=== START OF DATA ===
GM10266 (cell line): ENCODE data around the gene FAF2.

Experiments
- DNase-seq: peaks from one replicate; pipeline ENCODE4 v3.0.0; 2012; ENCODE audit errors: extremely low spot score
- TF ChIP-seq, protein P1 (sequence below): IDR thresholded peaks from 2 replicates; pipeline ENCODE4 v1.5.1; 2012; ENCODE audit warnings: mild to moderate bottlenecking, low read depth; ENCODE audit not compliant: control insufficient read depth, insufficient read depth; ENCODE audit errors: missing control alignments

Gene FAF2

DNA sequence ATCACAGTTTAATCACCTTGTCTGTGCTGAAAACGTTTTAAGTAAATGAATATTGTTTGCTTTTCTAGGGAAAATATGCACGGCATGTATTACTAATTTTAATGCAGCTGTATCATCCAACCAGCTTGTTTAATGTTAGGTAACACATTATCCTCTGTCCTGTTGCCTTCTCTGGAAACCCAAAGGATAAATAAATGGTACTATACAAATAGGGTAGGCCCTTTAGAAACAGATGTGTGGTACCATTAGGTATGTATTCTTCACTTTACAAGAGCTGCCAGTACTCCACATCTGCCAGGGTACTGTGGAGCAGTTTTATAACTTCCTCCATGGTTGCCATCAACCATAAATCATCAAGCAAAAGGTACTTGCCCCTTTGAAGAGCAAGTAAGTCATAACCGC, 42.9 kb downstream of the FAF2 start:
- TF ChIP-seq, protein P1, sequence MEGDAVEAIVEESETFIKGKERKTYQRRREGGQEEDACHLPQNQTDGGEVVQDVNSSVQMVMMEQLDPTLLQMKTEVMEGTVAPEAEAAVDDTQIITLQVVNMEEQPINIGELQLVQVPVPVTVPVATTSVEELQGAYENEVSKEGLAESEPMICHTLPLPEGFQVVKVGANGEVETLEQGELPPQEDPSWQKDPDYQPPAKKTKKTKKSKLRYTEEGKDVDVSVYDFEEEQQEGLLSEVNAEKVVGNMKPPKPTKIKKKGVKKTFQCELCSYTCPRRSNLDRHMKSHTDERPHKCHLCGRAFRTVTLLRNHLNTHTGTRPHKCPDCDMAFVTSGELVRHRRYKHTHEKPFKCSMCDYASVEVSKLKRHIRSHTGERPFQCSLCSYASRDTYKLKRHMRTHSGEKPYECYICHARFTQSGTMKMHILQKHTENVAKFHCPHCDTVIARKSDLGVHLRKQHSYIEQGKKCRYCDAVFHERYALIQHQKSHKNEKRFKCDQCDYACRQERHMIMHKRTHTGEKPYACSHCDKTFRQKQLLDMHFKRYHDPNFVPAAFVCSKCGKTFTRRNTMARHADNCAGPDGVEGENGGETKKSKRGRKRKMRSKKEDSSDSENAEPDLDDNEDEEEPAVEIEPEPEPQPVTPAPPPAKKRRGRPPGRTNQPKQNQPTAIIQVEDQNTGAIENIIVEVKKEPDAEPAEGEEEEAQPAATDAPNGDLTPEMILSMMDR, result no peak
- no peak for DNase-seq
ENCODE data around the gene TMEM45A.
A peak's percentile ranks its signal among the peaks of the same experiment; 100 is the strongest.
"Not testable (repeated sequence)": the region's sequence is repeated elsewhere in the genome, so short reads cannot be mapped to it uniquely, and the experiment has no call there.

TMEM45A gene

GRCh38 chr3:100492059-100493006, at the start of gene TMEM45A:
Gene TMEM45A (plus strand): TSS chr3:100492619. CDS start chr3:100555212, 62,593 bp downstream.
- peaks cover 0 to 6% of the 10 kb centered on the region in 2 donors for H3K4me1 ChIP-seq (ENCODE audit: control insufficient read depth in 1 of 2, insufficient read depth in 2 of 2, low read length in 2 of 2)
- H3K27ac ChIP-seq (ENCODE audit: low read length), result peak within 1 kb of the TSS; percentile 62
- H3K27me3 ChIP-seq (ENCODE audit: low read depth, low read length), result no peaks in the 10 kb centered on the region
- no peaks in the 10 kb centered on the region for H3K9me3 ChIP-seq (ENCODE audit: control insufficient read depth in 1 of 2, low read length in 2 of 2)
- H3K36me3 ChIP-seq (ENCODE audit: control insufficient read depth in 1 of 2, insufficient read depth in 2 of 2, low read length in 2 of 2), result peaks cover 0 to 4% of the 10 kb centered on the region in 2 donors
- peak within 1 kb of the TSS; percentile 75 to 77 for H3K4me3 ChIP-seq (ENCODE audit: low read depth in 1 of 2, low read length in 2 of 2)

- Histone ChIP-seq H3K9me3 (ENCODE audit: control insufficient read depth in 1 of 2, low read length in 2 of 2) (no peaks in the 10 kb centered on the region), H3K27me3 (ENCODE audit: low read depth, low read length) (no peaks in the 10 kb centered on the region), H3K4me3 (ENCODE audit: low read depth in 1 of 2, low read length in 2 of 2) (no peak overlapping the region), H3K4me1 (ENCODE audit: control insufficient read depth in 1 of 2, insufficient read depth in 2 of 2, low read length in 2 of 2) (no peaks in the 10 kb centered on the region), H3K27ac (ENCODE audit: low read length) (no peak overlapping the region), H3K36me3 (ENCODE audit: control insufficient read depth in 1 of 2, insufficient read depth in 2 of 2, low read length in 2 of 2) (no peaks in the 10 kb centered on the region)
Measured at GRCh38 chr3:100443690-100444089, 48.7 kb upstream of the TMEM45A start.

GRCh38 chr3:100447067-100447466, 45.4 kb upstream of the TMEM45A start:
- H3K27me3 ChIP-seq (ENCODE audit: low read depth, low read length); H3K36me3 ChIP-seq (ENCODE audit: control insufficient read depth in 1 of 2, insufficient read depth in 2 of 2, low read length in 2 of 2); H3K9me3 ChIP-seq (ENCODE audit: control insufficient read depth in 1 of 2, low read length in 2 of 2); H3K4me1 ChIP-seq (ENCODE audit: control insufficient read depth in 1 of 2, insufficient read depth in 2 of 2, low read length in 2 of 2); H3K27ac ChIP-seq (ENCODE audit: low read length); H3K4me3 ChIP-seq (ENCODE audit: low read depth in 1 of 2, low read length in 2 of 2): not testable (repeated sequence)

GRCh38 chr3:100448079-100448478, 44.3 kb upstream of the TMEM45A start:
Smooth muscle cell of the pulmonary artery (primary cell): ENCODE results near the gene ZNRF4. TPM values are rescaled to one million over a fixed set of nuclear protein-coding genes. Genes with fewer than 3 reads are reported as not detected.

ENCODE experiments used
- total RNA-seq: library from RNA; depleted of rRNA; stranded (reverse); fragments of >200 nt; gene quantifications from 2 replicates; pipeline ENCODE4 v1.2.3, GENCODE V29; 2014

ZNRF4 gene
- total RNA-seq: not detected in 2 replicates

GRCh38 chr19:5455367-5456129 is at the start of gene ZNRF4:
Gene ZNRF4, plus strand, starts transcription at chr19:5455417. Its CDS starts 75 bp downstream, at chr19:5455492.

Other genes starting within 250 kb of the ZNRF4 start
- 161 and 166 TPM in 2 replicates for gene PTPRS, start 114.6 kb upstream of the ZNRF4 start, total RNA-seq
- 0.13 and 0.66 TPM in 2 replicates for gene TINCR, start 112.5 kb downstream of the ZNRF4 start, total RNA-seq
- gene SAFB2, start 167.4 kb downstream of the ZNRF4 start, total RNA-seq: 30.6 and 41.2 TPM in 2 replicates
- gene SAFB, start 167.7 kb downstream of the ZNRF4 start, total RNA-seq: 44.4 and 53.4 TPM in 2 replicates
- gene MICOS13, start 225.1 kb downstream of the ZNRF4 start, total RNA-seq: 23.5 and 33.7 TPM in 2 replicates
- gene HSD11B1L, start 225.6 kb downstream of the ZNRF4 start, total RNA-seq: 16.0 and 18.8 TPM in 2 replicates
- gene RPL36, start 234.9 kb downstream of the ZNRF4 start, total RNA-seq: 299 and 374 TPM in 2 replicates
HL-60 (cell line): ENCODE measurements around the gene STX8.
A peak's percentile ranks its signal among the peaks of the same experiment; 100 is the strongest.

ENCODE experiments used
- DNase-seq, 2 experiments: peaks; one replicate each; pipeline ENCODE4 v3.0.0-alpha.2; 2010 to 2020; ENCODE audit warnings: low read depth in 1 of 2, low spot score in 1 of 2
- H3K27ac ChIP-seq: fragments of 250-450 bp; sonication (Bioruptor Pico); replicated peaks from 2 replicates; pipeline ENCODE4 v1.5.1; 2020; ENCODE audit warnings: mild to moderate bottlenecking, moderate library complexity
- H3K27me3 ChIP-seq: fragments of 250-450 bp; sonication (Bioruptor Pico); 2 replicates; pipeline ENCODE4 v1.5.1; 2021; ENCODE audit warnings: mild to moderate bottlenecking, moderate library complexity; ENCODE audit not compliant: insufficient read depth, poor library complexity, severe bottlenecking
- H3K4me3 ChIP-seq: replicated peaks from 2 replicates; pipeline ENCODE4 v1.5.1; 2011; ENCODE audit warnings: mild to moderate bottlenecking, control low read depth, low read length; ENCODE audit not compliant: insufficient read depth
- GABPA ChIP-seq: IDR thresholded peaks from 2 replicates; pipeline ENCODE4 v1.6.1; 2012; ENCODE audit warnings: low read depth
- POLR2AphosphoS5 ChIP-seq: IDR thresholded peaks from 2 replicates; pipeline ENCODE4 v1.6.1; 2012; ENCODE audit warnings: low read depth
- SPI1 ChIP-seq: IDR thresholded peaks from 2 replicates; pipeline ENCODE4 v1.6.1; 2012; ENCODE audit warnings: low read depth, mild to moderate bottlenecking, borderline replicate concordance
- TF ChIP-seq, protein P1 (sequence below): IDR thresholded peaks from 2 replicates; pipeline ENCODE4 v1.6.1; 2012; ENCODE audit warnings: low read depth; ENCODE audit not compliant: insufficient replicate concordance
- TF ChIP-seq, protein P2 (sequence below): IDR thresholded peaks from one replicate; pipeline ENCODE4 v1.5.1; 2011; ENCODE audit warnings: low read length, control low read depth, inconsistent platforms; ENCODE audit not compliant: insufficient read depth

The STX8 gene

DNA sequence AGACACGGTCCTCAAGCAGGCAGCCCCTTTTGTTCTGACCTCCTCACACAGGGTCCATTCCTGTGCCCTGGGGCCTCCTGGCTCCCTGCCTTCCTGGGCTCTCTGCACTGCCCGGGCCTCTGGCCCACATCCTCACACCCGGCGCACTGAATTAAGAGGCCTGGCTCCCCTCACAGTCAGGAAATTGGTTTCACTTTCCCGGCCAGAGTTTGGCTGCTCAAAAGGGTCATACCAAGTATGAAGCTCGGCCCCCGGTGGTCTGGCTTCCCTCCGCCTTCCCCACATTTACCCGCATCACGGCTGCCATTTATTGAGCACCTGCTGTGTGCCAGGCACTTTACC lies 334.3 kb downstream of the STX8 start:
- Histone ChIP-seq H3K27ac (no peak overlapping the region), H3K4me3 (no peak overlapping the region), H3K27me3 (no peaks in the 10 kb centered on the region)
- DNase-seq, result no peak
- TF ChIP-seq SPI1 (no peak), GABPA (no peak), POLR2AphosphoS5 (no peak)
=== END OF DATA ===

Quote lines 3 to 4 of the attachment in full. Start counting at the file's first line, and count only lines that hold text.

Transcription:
- DNase-seq: peaks from one replicate; pipeline ENCODE4 v3.0.0; 2012; ENCODE audit errors: extremely low spot score
- TF ChIP-seq, protein P1 (sequence below): IDR thresholded peaks from 2 replicates; pipeline ENCODE4 v1.5.1; 2012; ENCODE audit warnings: mild to moderate bottlenecking, low read depth; ENCODE audit not compliant: control insufficient read depth, insufficient read depth; ENCODE audit errors: missing control alignments